The still-strong dollar, American and British protectionism, currency wars, and fiscal stimuli in various economies will all contribute to increased volatility in international trade and the world economy, the International Monetary Fund (IMF) warned. An increased fragmentation in international trade, the rise of economic protectionism in key world economies, accommodative tax policies, and deregulation might pose significant challenges to the global economy this year, International Monetary Fund head Christine Lagarde said in a speech to the World Economic Forum (WEF) in Davos, Switzerland. Some of the concerns of spillovers produced by the policies of the Donald Trump administration in the US and the post-Brexit UK might eventually come true, producing a net negative outcome for the world economy overall, and the reshaping of the global economic landscape might turn out to be painful.
22.01.2017 12:39 Russia`s economy minister forecasts 2 percent growth if no shocks
Russia`s economy could grow by 2 percent in 2017 as long as there are no external shocks such as a renewed fall in oil prices, Economy Minister Maxim Oreshkin said on the sidelines of the World Economic Forum in Davos. The Russian economy shrank by between 0.5 and 0.6 percent last year, according to a preliminary data, due to low oil prices and Western sanctions. Yet, with oil prices recovering thanks to last month`s Russia-OPEC deal on cutting oil output, prospects for the economy look brighter this year. Oreshkin said Russia would not abandon a free-floating rouble, which was one of the moves taken by the Russian central bank to help the economy in 2014. The policy was aimed at preserving its gold and foreign exchange reserves, which had been previously been used to smooth out rouble volatility.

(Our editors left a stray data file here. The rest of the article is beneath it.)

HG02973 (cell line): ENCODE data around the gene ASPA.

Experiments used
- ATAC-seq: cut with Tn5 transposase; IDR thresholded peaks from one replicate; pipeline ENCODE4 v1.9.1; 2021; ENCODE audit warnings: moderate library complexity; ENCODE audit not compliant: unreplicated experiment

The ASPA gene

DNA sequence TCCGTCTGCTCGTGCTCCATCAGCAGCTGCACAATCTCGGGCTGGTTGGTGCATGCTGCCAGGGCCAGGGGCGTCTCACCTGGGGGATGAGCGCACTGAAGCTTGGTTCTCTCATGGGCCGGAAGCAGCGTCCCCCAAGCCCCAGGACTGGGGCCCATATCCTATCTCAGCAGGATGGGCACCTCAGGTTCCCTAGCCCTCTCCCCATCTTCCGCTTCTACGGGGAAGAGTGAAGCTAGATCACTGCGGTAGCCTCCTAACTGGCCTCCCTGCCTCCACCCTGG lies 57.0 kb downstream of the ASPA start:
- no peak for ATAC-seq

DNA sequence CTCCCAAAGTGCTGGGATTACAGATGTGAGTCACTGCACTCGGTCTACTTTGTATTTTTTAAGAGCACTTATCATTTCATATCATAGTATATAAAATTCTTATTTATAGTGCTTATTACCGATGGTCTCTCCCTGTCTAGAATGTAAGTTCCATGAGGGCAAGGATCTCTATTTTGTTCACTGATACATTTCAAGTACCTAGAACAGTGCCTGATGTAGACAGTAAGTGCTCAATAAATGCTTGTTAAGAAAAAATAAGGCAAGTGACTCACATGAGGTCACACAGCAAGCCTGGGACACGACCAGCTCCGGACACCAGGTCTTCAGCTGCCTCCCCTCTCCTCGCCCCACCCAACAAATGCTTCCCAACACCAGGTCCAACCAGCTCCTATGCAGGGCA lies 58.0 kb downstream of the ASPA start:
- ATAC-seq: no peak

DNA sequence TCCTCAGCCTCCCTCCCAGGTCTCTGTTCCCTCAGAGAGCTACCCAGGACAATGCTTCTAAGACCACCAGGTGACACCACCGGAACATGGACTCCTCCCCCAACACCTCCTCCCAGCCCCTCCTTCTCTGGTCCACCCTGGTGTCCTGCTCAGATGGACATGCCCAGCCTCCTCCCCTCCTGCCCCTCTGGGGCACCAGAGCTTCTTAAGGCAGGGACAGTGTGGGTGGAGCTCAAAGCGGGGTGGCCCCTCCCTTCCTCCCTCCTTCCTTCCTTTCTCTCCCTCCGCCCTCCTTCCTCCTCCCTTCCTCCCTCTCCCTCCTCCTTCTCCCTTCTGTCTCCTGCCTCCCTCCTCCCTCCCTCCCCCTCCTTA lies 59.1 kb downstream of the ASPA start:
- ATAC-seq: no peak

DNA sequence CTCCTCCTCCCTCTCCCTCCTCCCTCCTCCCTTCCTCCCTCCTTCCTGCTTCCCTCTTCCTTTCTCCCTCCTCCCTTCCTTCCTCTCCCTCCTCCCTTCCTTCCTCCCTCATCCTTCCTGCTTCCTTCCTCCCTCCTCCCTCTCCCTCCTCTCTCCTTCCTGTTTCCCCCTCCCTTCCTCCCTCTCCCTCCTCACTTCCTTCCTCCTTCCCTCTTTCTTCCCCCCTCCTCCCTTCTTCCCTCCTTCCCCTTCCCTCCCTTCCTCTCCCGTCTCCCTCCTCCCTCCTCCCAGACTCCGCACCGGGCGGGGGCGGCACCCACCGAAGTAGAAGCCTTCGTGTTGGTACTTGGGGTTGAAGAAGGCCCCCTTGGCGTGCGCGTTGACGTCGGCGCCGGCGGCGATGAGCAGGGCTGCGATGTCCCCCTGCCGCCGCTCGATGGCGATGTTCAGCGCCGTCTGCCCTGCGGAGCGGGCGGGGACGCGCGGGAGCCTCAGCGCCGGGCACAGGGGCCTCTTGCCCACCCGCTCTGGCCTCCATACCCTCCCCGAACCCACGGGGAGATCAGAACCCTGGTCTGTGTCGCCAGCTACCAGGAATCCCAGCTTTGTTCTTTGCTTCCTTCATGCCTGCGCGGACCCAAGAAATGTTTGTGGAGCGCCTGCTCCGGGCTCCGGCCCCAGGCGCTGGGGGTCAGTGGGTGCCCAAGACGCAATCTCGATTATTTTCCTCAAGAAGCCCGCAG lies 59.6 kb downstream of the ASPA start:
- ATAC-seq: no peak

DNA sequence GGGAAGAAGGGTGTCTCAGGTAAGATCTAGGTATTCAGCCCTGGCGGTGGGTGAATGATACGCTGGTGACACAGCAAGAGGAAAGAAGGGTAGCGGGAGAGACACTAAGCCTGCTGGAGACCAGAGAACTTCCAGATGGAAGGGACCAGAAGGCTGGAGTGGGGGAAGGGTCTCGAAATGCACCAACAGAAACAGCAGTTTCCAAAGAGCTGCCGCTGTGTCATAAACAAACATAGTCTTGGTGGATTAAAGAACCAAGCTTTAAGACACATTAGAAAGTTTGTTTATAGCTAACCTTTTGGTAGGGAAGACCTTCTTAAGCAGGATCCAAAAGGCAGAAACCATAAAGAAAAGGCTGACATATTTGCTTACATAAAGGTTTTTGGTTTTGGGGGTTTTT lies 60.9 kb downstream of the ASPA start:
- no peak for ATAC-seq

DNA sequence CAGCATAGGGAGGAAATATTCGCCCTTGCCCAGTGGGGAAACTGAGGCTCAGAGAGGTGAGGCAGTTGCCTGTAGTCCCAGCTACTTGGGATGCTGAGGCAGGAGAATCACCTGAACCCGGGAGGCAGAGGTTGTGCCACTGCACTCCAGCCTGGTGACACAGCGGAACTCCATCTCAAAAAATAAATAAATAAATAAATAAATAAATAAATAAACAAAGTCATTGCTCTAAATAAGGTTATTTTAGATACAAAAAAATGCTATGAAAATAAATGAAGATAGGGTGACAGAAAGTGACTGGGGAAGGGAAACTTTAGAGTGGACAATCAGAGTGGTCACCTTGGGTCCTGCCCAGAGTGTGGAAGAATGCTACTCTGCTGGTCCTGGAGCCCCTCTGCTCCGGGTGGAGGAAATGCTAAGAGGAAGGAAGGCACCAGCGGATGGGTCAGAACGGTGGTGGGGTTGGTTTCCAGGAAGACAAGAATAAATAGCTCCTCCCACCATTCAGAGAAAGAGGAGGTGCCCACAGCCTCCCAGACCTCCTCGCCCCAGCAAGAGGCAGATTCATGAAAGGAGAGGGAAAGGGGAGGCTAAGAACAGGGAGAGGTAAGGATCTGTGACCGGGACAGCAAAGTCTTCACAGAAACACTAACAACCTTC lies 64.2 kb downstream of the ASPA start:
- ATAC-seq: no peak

20.01.2017 22:25 UN Report - Global Economy Still In Recession, India To Grow At 7.7% In 2017